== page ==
I played a bunch with this glaze combination. As a result I have quite a few of these drippy blue pots. I hope my customers like blue this weekend.




Also, I made lots of small, easy on the pocket book pots that I hope people will buy. I didn't take my firing risks with my higher-end work. I also predict I will sell more lower priced work this weekend than higher priced things in this depressed, oops, I mean recessionary economy that we're in.

This is an ikebana. It's for arranging flowers in the Japanese style. I LOVE what the glaze did on this. I think I'll set it aside for my son who declared his affection for ikebanas publicly on my blog.





This is a soup tureen that I made years ago. The glaze on it was not very attractive because it had been underfired. The glaze hadn't gotten as hot as it should have. So I took a BIG sweaty-palm inducing risk and refired it. It could have cracked, warped or heck, blew up in the refiring. But it didn't! Hallelujah!!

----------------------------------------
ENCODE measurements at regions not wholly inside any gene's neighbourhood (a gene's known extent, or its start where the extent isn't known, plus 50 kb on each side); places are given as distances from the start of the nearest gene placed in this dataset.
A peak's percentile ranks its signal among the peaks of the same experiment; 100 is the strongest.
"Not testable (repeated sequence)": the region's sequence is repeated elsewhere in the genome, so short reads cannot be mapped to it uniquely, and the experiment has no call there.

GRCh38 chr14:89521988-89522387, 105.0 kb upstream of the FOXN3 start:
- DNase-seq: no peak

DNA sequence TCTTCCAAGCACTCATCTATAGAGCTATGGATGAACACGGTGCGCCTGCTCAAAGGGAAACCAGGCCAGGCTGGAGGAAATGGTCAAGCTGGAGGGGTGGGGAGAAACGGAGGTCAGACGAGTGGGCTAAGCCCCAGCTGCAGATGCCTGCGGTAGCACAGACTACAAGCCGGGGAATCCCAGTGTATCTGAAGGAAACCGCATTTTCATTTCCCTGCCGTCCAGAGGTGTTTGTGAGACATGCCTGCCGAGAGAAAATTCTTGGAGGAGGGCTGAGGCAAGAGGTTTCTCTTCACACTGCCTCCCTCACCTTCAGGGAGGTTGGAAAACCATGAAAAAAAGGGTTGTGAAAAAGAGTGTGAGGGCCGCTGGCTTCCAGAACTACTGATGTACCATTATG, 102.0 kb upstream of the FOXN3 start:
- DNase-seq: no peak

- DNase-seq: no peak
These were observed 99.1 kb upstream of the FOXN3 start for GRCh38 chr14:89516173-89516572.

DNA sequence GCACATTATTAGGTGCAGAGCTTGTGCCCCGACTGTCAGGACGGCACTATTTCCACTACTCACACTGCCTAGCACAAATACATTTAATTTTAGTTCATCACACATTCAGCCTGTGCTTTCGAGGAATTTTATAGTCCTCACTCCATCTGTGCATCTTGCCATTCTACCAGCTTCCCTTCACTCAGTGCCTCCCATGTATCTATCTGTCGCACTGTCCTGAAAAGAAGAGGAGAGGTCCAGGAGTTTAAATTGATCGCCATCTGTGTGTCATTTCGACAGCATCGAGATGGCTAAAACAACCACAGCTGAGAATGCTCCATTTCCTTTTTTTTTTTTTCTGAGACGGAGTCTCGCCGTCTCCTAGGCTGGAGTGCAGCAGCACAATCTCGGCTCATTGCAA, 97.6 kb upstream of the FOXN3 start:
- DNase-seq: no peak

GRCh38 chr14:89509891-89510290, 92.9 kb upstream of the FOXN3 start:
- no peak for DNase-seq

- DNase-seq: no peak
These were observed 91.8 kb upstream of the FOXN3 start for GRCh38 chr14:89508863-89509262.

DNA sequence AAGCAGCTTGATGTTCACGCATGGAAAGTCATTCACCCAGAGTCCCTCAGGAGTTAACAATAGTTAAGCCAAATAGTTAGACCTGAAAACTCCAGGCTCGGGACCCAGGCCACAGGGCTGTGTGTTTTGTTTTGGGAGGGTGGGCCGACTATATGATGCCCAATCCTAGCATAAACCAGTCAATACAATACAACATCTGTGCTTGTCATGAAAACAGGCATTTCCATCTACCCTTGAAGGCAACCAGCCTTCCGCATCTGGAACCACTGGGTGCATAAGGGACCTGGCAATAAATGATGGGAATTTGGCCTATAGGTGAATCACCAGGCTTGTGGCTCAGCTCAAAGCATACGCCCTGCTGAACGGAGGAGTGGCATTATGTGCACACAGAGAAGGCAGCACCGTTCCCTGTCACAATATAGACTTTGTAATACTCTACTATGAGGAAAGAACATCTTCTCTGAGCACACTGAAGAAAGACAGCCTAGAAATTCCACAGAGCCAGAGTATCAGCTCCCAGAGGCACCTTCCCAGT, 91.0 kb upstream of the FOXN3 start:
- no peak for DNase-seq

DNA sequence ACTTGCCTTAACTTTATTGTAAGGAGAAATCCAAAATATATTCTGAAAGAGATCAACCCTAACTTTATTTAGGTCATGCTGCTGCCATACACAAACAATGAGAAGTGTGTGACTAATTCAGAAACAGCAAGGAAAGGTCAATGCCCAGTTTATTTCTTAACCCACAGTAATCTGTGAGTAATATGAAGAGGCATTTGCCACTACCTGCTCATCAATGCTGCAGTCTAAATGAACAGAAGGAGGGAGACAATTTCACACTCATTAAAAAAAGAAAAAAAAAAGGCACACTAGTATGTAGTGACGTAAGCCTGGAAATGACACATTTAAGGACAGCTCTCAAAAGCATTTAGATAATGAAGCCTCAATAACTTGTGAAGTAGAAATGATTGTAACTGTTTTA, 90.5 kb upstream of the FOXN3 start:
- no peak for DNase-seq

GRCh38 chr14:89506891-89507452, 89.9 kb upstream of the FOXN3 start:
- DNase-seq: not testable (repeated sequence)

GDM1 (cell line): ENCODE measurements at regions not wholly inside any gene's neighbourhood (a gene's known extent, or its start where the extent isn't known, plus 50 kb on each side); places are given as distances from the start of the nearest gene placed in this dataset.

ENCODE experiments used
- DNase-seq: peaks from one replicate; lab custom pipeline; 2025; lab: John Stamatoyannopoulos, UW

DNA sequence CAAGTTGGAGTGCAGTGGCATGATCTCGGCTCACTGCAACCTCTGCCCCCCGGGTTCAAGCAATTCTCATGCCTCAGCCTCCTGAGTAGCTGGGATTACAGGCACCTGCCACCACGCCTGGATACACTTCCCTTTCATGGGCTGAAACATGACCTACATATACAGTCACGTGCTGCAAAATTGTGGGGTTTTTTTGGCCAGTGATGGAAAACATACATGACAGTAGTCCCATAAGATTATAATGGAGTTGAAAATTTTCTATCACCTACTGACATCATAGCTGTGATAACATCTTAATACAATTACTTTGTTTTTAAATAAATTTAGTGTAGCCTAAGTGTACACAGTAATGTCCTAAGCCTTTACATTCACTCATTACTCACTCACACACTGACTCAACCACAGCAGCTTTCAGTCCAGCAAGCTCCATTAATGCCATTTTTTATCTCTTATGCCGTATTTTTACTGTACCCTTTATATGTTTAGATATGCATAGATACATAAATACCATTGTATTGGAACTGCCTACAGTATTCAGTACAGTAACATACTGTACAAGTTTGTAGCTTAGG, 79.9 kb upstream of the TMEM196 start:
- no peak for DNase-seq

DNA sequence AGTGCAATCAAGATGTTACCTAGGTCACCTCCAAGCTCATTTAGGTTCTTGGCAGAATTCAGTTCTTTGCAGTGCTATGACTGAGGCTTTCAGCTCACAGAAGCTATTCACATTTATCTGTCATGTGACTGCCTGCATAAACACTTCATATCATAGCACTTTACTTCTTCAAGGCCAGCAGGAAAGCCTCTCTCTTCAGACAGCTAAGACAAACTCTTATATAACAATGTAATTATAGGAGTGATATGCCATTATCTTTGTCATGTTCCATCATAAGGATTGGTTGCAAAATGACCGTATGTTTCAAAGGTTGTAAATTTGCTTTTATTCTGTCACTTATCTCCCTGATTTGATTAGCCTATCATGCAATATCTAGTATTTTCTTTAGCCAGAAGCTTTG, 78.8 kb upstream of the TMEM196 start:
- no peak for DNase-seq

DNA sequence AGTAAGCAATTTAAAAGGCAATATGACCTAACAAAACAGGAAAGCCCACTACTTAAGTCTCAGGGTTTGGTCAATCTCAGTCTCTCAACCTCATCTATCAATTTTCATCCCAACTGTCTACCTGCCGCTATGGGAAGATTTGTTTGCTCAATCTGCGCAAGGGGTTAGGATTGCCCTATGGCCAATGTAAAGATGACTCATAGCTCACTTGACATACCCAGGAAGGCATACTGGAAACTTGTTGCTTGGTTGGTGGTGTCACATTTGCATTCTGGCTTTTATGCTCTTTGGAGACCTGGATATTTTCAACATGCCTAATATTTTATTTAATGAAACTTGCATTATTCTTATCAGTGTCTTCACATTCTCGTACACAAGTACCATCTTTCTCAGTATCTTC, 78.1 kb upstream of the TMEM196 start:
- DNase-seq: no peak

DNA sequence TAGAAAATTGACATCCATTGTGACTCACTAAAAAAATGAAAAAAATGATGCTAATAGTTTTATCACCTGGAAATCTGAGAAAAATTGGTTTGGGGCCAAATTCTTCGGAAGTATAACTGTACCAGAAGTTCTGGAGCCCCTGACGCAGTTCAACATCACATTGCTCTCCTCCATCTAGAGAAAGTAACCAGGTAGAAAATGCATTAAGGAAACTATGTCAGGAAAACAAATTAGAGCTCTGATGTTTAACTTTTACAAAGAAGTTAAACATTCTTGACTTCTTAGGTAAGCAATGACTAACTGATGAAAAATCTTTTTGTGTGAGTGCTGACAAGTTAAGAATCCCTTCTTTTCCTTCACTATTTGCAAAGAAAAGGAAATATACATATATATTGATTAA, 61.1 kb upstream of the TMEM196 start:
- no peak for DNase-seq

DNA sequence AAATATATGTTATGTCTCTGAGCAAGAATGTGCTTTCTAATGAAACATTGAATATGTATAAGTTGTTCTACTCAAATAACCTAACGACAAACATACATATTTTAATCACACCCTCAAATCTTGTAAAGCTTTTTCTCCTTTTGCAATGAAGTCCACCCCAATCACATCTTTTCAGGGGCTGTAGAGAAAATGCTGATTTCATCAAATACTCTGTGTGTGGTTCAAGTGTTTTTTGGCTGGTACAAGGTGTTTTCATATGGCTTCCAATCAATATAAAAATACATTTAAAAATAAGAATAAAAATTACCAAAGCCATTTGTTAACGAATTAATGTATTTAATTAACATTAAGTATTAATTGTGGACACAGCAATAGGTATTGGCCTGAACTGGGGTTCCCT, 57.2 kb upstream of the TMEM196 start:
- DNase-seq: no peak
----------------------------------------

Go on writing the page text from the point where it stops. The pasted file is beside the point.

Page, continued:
And the glaze now looks so much better. I really love the new effects the kiln had on it. Maybe now it will sell!





So because I am so happy about my newly acquired understanding of my kiln and all the cool pots I have to sell this weekend....


I'm having a little contest.




Here's the scoop.
See this?




Huh?






What the?






Yeah, everyone wants to know what these are.

What are these?





Take a guess.

The person who guesses what the use of these odd things are will win their choice of pottery from several pieces I will show you next week.

I will also give a piece of pottery to the most clever guess.

Winner announced Monday night.

So you have all weekend while I'm frying, burning and sizzling in the sun at the art fair (while also making bucks I hope!) to figure out what the heck these things are!